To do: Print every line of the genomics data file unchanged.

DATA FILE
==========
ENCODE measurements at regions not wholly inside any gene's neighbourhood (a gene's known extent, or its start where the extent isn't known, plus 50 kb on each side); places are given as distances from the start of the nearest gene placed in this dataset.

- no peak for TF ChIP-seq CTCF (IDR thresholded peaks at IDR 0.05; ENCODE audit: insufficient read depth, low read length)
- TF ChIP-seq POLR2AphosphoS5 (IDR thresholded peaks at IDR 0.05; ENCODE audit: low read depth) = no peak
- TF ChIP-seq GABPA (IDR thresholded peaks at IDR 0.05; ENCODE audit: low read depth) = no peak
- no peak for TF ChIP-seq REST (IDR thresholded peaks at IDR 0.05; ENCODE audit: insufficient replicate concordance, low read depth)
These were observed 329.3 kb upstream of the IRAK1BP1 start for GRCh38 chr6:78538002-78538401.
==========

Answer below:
ENCODE measurements at regions not wholly inside any gene's neighbourhood (a gene's known extent, or its start where the extent isn't known, plus 50 kb on each side); places are given as distances from the start of the nearest gene placed in this dataset.

- no peak for TF ChIP-seq CTCF (IDR thresholded peaks at IDR 0.05; ENCODE audit: insufficient read depth, low read length)
- TF ChIP-seq POLR2AphosphoS5 (IDR thresholded peaks at IDR 0.05; ENCODE audit: low read depth) = no peak
- TF ChIP-seq GABPA (IDR thresholded peaks at IDR 0.05; ENCODE audit: low read depth) = no peak
- no peak for TF ChIP-seq REST (IDR thresholded peaks at IDR 0.05; ENCODE audit: insufficient replicate concordance, low read depth)
These were observed 329.3 kb upstream of the IRAK1BP1 start for GRCh38 chr6:78538002-78538401.